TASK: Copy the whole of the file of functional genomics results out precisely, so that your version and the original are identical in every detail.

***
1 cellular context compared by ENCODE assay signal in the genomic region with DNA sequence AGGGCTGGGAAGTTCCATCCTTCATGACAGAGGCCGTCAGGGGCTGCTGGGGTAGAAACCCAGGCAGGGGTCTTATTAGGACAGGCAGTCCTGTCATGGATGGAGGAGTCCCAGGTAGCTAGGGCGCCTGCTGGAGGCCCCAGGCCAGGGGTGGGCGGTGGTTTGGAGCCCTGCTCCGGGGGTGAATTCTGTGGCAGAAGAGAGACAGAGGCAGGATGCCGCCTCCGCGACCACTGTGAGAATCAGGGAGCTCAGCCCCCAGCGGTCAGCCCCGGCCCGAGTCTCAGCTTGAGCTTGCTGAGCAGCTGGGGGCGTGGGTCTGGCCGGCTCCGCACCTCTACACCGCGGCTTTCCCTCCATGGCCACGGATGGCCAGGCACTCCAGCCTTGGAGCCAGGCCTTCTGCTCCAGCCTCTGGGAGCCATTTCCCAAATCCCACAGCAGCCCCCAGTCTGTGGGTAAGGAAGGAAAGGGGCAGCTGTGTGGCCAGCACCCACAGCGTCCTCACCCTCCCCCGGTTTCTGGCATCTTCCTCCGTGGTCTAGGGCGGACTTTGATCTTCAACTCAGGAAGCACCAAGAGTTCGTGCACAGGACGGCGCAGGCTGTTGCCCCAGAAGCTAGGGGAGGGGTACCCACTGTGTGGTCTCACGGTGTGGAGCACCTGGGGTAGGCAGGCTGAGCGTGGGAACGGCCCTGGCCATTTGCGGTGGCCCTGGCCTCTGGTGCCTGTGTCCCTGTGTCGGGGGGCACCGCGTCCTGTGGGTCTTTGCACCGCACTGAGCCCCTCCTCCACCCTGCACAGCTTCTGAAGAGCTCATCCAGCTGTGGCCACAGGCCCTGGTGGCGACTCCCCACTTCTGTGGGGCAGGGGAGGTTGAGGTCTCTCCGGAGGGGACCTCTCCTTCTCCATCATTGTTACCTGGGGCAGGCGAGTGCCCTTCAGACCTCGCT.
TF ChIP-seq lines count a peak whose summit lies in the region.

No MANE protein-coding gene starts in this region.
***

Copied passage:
1 cellular context compared by ENCODE assay signal in the genomic region with DNA sequence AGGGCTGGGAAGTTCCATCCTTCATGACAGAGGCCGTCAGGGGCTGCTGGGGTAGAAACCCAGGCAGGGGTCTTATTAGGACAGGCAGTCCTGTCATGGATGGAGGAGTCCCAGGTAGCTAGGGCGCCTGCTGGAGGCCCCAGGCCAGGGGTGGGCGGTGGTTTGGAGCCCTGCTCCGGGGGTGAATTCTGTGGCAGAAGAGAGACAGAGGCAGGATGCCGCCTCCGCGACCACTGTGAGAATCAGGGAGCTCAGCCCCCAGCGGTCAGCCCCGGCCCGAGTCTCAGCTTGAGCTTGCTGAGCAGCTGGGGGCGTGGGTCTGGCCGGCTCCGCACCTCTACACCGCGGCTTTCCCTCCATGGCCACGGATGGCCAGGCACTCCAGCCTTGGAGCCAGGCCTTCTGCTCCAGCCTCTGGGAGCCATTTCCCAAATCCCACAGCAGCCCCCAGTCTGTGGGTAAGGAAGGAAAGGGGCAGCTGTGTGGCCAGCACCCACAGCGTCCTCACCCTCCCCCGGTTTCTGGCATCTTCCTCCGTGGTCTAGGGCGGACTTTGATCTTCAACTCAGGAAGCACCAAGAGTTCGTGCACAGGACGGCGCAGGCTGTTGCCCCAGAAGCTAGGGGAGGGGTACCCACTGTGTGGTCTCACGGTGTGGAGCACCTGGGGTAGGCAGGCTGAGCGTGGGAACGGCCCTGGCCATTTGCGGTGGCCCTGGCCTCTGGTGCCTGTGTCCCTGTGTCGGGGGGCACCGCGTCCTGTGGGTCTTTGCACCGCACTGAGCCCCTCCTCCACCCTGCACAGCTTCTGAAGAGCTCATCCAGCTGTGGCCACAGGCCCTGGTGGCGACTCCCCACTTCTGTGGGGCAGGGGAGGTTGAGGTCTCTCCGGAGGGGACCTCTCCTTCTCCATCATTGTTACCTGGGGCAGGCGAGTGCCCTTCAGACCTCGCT.
TF ChIP-seq lines count a peak whose summit lies in the region.

No MANE protein-coding gene starts in this region.